“Show me a good loser and I'll show you a loser.”
Inoue KO2 Narvaez

I’m not exactly an old man, but I’m old enough to remem­ber how dif­fi­cult it was to fol­low box­ing before the inter­net became a tool for the peo­ple. If a fight hap­pened in Asia, I had to wait about a month—if not longer—before The Ring’s Joe Koizumi or USA Today’s Dan Rafael wrote some­thing that reached my neck of the woods.

Now, thanks to YouTube, if an impor­tant fight hap­pens across the globe, a few hours later I can watch it on my com­puter, if not stream it live.

This brings me to Naoya Inoue, a name that you need to remem­ber if you’re a fight fan. Thanks to YouTube, hours after Inoue (8–0, 7 KOs) anni­hi­lated WBO junior ban­tamweight champ Omar Nar­vaez in two rounds, I was able to watch the bout.

What I watched was impres­sive. This was a big result, but first, some con­text. Con­tinue read­ing »

Pettis submits Melendez

For bet­ter or worse—and there are valid argu­ments to be made on both sides of the debate—the UFC has become the de facto pro­fes­sional mixed mar­tial arts orga­ni­za­tion in the world today. This evo­lu­tion has been one of acqui­si­tion, as it has bought or absorbed the WEC, WFA, Pride FC, (pos­si­bly) the IFL, Invicta FC, Eli­teXC and Strike­force.

It was that Strike­force deal that brought Gilbert Melen­dez to the UFC. While guys like BJ Penn, Frankie Edgar and Ben Hen­der­son were tak­ing turns rul­ing the UFC’s 155-pound divi­sion, Melen­dez was dom­i­nat­ing Strikeforce’s light­weight divi­sion.

In 2006 Melen­dez claimed the organization’s title by out-pointing Clay Guida, but he wouldn’t make his first defense of the belt until 2008. He would only defend it suc­cess­fully once before Josh Thom­son scored a huge upset later in ’08, win­ning a clear-cut unan­i­mous deci­sion.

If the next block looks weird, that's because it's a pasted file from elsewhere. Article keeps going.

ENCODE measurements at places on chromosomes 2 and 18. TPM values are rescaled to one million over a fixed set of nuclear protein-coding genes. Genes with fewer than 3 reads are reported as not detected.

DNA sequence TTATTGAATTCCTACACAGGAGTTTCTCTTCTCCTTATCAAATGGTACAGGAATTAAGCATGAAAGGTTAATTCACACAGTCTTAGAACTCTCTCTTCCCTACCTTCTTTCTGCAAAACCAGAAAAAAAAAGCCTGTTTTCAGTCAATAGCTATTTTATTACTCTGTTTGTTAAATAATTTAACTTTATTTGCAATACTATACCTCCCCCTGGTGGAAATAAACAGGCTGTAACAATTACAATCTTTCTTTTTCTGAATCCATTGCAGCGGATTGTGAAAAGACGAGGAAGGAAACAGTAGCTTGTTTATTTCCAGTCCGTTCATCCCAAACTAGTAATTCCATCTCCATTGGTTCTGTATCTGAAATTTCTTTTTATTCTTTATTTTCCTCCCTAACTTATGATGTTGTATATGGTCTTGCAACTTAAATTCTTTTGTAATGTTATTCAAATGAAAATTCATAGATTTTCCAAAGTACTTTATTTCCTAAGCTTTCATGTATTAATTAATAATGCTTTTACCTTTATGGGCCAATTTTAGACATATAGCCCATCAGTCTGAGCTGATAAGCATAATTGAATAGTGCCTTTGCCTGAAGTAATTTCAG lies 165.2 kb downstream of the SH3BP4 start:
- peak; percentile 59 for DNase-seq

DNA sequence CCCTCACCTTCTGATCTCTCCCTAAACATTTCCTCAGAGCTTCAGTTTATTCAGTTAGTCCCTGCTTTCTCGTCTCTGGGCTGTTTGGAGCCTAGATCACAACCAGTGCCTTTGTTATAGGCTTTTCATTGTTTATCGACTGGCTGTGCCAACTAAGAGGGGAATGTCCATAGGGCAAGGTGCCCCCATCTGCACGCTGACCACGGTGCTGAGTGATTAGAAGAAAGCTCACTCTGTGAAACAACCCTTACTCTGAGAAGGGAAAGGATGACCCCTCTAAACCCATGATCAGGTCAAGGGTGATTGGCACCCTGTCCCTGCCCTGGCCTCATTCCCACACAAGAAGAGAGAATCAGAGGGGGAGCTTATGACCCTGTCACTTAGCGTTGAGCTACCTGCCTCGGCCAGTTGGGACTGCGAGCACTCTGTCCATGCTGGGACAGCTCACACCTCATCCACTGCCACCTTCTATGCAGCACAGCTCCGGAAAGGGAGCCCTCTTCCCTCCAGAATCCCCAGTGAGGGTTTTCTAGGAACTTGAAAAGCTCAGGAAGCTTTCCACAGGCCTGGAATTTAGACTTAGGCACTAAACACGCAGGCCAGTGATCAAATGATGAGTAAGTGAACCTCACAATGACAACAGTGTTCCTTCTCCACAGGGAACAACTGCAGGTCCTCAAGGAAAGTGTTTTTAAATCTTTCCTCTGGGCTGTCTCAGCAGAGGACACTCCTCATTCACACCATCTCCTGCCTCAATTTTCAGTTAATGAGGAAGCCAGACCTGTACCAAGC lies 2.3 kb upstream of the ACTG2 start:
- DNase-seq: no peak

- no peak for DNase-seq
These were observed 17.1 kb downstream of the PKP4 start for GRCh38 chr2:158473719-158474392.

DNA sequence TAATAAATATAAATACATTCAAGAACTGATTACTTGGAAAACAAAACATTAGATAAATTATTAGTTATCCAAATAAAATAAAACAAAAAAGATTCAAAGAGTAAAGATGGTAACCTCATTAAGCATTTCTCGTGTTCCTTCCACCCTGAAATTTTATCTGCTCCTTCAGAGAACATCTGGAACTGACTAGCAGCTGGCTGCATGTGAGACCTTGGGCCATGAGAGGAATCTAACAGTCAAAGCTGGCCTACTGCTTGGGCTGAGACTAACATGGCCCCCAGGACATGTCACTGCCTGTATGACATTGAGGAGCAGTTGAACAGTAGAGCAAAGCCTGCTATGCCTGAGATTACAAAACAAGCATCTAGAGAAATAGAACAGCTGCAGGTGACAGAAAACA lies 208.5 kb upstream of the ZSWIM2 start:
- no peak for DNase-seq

Melen­dez claimed the interim title after var­i­ous leg and foot injuries forced Thom­son out of a cou­ple sched­uled fights. Melen­dez would defend the interim strap once before gain­ing revenge over Thom­son in 2009, win­ning his own unan­i­mous deci­sion.

Melen­dez estab­lished him­self in some eyes as the best light­weight in the world after win­ning a deci­sion over Japan’s Shinya Aoki, who was the cham­pion of the DREAM orga­ni­za­tion and who him­self was con­sid­ered by some as the best light­weight in the world. When Penn lost to Edgar in 2010, Melen­dez appeared to be the best at 155.

But with­out a UFC belt, ques­tions would always per­sist. Sure, he won fights in the WEC (actu­ally, he won the inau­gural belt there, before bolt­ing the orga­ni­za­tion), Shooto and Pride, knock­ing off some of the elite Japan­ese mixed mar­tial artists along the way. But as was becom­ing evi­dent, Pride and WEC suc­cess did not mean that you would imme­di­ately enter into the UFC and remain dominant—quite the oppo­site, actu­ally.

So the rift grew between the Melendez/pro-Japan/pro-Strikeforce crowd and the pro-UFC crowd. After Strike­force was acquired in 2011, the dis­pute would be set­tled in the cage in 2013 after the orga­ni­za­tion was slowly merged into the UFC.